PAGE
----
Lay of the Land
Dubai is one of the seven different emirates—Abu Dhabi, Ajman, Fujairah, Ras Al Khaimah, Sharjah, and Umm Al Quwain are the others—that form the United Arab Emirates (UAE). With an area of 1,510 square miles, Dubai is the second-largest of the emirates; the largest, Abu Dhabi, accounts for more than three quarters of the country. Within Dubai, most of the historic area and old souks hug the two sides of the Creek (a nine-mile stretch of water lined with wharfs) known as Deira (the eastern side) and Bur Dubai (the western side). The glitzier, newer malls, restaurants, and resorts are west of this downtown area in a wealthy suburb on the coast called Jumeirah and on the skyscraper-bordered Sheikh Zayed Road (misleadingly named, as it is a main eight-lane highway that cuts through the city and connects it with Sharjah in the East and Abu Dhabi in the West). The Dubai Marina, one of the largest man-made marinas in the world, located toward Abu Dhabi, farther west from Jumeirah, is also becoming a major tourist hub with its sparkling new hotels and destination restaurants.
WHEN TO GO
Dubai enjoys year-round subtropical sunshine. The perfect time to visit is from November to April, when temperatures hover at around 80 degrees, but be prepared for occasional showers. From mid-June to mid-September, when temperatures soar into triple digits and the humidity becomes oppressive, open-air venues shut down and life revolves around anywhere with AC. You will find bargain hotel rates in May, which is still hot (high 90s) but not suffocating.
If you visit during Ramadan (the timing depends on the lunar calendar, so you need to check the dates with the tourism office), be aware that restaurants, bars, and cafés close from dawn until sunset, although hotels usually have certain venues open for guests, and non-Muslims shouldn't eat, drink, or smoke in public areas. Once the sun goes down, however, things get quite festive, especially in the run-up to Eid, the last day of the fasting month. Hotels erect large tents where locals gather to smoke fruit-flavored sheesha (water pipes), eat traditional snacks, and drink copious amounts of Arabic mint tea. Hotel prices are usually discounted during this time, too.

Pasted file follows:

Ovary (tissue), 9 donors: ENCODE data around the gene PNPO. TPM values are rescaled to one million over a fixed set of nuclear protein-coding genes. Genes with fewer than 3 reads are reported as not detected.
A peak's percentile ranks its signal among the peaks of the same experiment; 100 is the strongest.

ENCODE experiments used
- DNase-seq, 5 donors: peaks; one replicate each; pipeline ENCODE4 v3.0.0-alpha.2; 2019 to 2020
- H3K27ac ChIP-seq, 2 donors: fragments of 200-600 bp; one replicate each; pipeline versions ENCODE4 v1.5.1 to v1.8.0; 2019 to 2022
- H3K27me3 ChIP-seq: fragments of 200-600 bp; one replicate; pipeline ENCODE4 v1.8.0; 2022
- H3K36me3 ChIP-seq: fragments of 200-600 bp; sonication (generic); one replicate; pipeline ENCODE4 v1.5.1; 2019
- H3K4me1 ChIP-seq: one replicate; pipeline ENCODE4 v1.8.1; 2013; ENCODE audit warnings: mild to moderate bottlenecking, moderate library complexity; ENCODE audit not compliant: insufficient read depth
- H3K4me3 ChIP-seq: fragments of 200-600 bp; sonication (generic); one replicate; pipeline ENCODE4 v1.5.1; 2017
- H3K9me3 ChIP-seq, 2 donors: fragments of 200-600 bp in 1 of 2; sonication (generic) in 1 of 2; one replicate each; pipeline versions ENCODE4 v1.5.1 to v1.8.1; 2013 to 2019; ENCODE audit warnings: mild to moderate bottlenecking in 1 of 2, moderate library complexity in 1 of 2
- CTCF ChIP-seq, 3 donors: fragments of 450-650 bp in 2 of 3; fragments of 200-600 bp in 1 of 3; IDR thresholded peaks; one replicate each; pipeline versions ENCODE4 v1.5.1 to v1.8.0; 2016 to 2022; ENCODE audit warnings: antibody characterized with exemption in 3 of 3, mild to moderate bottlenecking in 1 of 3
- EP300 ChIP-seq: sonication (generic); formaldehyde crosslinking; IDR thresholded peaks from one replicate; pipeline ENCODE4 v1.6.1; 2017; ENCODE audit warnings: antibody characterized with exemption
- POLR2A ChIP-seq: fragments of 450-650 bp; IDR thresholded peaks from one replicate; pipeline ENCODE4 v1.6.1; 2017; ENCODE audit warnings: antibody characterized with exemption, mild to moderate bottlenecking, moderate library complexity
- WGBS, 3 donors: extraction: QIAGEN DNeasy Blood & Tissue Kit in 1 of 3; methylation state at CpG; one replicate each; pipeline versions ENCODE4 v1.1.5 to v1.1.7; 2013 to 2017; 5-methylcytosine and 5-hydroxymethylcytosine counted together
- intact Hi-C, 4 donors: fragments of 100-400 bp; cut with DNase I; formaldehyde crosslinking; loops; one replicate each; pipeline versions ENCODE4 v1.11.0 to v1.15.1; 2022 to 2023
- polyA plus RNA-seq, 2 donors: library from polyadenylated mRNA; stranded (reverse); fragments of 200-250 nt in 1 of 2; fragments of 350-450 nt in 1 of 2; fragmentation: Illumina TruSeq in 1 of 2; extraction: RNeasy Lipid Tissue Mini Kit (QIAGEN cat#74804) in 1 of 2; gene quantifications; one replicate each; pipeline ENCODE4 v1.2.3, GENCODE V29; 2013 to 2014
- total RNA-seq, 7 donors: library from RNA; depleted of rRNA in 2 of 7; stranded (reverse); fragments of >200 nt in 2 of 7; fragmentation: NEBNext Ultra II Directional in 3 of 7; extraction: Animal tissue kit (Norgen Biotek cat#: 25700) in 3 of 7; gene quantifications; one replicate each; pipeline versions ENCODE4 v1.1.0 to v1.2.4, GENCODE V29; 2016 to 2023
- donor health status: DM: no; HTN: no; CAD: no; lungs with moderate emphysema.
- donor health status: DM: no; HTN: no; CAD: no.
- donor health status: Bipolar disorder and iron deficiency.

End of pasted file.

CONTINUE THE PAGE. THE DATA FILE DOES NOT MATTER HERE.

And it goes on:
Dubai is also a city of festivals; you might want to plan your trip to coincide with the Shopping Festival, when shops slash prices and hold regular raffles (with prizes including cars, jewelry, and apartments). The dates change yearly, but it is usually toward the beginning of the year—check with the tourist office or on www.mydsf.com).
HOW TO GET THERE
There are currently 112 airlines flying to Dubai International, located in the east of the city close to the Creek, (971-4216-2525; www.dubaiairport.com) from more than 165 destinations. Emirates Airlines operates three nonstop flights daily from JFK. A service to Houston will begin in December 2007 (800-777-3999; www.emirates.com/usa). There are also plenty of connections, particularly via London.
Forget about walking; there are no sidewalks, walkways, or footbridges. Nor is there a subway or suitable bus service—although a $15-billion project is underway to build a four-lane light-rail network to provide trams on the main Jumeirah Beach and Al Sufouh roads. The first trains should be running by summer 2008, with the whole network being completed three years after that (www.dubaimetro.info/en).
The beige Dubai taxis are cheap and safe and can be hailed everywhere; you will be hard-pressed to pick a route that costs more than $25. Most drivers speak basic English. Dubai does not operate on addresses; everything is located with the aid of major landmarks (i.e., opposite the Burj Al Arab, near the Mall of Emirates). You can also order a cab by phoning Dubai Transport Corporation (971-4208-0808; dtc.dubai.ae). Avoid expensive, unmetered cars, even if your hotel tries to organize one for you. You can hire a Diamond Lease car with a local driver to chauffeur you around town by the hour; the hotel cars generally charge you per journey and are super-luxury (top end Mercedes, BMWs, even Bentleys) so they charge a premium rate (971-4885-2111; www.diamondlease.com). Parklane Car Rental offers premium cars with or without drivers by the hour (971-4343-5090; www.parklanecarrental.com).
If you can, avoid weekday rush hours: Traffic from Sharjah, an Emirate to the East of Dubai (where a lot of people live and commute from), causes gridlock on the roads, especially the main highway of Sheikh Zayed Road, between 8 a.m. and 10 a.m. and in the opposite direction as people head home after work between 3:30 p.m. and 8 p.m. Avoid crossing the Creek at all costs during these times.
Drivers here tend to see themselves as racing drivers in the making. People drive fast and recklessly; we advise that you avoid getting behind the wheel. But if you insist, the major rental companies all have Dubai branches.
25 W. 45th Street
New York, New York
Tel: 888 584 7070 (toll-free)
Tel: 212 719 5750
Tel: 971 4223 0000
Visitors Information Bureaus are located in all the main shopping malls, as well as the airport (971-4224-5252; open 24 hours a day), Baniyas Square (971-4228-5000), and Sheikh Zayed Road (971-4883-3397).View United Arab Emirates Factsheet